Combining Sequence Stratigraphy and Growth Stratigraphy to Assess the Tectonic Evolution of the Los Angeles Basin
The Los Angeles basin is one of the most studied basins in the world due to the incredible quantity of hydrocarbons it has produced per sediment volume and the high seismic hazard in the region. Nevertheless, a detailed understanding of the spatial and temporal evolution of the many structures within the basin has remained elusive. Our study is focused on defining the growth history for the Puente Hills thrust fault system (PHT) and Compton thrust fault. The basin is filled with syntectonic growth stratigraphy deposited onto growing folds above both strike-slip and thrust fault systems. Identifying and mapping time-correlative stratigraphic markers, however, has been a great challenge for researchers due to the time-transgressive nature of the faunal assemblages traditionally used to constrain stratigraphy from regional wells. To overcome this, we utilize the sequence stratigraphic model and well picks of Ponti et al. (2007) as a basis for mapping roughly time-correlative sequence boundaries from the present into the Pleistocene throughout our depth-converted 2-D industry seismic reflection dataset. We identify additional sequence boundaries into the Pliocene from imaged sequence geometries, and correlate industry well formation tops down to the Miocene. The sequence boundaries are used to build three-dimensional surfaces in the modeling program GOCAD. From these surfaces we infer fold geometries at the time of each sequence deposition. Along with published age constraints for Quaternary sea level change, we also determine uplift rates between many of the sequences. Our results show three distinct phases of deformation on the PHT. The earliest phase was characterized by fault-propagation or structural wedge kinematics that terminates in the early Pleistocene, followed by a period of quiescence. The faults were reactivated in the middle Pleistocene and propagated upward to detachments, with the deformation characterized by fault-bend folding kinematics. Slip on the westernmost segment of the PHT decreases westward, suggesting lateral growth in that direction. The Compton structure also experienced quiescence contemporaneous with the PHT, followed by fault-bend folding kinematics. Growth-stratigraphy below the quiescent interval shows a combination of limb-rotation and kink-band migration kinematics. Our work highlights how elements of sequence stratigraphy and structural Geology can be used together to constrain past fold geometries and deformation rates.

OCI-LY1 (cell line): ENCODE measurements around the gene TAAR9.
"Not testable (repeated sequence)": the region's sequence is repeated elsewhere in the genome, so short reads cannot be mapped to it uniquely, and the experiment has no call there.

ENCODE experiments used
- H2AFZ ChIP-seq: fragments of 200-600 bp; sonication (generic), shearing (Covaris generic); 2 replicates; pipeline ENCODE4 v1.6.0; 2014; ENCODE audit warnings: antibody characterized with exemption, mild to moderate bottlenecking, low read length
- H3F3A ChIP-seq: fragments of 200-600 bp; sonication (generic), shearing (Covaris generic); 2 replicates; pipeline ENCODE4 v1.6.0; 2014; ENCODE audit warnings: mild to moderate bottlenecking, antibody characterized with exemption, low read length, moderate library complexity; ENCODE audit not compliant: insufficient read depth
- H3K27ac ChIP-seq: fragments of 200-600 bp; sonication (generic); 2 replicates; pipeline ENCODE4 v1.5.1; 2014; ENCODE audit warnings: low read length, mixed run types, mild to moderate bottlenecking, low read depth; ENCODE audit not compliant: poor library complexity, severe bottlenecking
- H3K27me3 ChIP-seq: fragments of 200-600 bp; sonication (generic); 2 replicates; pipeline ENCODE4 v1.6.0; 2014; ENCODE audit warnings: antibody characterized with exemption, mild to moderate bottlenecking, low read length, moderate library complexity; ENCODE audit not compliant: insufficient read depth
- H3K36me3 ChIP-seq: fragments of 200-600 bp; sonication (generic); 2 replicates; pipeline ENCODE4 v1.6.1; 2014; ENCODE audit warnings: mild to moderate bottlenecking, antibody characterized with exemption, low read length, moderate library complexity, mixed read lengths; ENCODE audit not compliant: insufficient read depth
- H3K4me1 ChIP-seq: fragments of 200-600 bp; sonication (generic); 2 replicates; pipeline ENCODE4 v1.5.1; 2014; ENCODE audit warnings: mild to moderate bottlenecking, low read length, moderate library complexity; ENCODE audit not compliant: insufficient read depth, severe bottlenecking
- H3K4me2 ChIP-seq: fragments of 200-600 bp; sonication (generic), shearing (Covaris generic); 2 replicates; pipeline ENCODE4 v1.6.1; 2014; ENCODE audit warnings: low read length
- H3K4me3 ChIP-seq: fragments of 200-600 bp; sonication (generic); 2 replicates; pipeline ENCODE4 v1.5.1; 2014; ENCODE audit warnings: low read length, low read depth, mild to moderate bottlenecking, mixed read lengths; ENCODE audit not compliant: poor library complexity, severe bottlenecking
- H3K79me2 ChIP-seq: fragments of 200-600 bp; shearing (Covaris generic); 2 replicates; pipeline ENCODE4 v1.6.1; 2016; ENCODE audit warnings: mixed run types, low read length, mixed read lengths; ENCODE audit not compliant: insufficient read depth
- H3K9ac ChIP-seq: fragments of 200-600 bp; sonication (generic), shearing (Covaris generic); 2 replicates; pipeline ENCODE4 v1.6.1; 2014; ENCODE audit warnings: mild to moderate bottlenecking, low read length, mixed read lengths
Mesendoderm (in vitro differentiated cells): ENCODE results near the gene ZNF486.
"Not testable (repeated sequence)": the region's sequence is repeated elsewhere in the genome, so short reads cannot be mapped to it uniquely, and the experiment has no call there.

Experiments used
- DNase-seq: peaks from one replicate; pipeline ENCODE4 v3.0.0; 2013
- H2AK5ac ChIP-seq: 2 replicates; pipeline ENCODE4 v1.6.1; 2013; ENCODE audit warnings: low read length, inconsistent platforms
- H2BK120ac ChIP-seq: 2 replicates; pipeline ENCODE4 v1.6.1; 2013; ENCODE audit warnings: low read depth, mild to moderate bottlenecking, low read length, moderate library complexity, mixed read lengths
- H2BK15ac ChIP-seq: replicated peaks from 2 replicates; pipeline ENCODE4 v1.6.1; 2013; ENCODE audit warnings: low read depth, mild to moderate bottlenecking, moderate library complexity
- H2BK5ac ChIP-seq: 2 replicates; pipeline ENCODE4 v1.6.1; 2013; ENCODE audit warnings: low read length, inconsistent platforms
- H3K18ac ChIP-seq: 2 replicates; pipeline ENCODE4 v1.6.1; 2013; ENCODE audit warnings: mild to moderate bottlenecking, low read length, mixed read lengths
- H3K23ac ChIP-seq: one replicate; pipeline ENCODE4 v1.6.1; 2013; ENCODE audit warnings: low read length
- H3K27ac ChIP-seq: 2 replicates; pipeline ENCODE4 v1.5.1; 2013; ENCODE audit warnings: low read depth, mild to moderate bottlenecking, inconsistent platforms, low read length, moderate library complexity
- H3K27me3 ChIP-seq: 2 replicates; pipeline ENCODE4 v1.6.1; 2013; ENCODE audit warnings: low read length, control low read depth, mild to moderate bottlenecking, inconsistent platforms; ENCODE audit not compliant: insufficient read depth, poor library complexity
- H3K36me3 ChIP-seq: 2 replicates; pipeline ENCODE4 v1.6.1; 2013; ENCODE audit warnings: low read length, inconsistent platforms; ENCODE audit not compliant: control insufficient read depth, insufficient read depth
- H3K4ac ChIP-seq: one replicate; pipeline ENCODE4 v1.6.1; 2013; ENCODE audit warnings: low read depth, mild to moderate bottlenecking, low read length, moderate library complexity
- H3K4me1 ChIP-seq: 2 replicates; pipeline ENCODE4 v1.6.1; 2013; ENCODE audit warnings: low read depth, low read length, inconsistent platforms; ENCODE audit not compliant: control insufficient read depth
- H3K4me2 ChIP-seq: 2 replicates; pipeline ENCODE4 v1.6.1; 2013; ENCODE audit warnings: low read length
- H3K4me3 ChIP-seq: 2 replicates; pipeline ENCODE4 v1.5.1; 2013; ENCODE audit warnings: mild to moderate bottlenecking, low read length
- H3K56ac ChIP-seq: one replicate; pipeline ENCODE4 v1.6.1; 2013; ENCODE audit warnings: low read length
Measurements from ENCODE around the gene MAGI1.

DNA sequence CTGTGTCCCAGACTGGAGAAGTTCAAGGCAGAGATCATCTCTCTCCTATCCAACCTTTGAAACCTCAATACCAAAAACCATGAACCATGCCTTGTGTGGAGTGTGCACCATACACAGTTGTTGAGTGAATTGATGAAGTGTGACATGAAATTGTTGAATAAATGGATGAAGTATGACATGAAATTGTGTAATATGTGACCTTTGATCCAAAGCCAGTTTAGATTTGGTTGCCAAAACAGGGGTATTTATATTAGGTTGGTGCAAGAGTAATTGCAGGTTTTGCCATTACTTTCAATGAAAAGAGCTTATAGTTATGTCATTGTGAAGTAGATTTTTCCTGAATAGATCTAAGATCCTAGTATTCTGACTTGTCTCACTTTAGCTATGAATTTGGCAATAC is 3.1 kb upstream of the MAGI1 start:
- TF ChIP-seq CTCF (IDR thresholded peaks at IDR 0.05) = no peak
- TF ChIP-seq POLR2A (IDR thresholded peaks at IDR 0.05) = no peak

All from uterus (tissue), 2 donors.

AAPG Datapages/Search and Discovery Article #90189 © 2014 AAPG Annual Convention and Exhibition, Houston, Texas, USA, April 6–9, 2014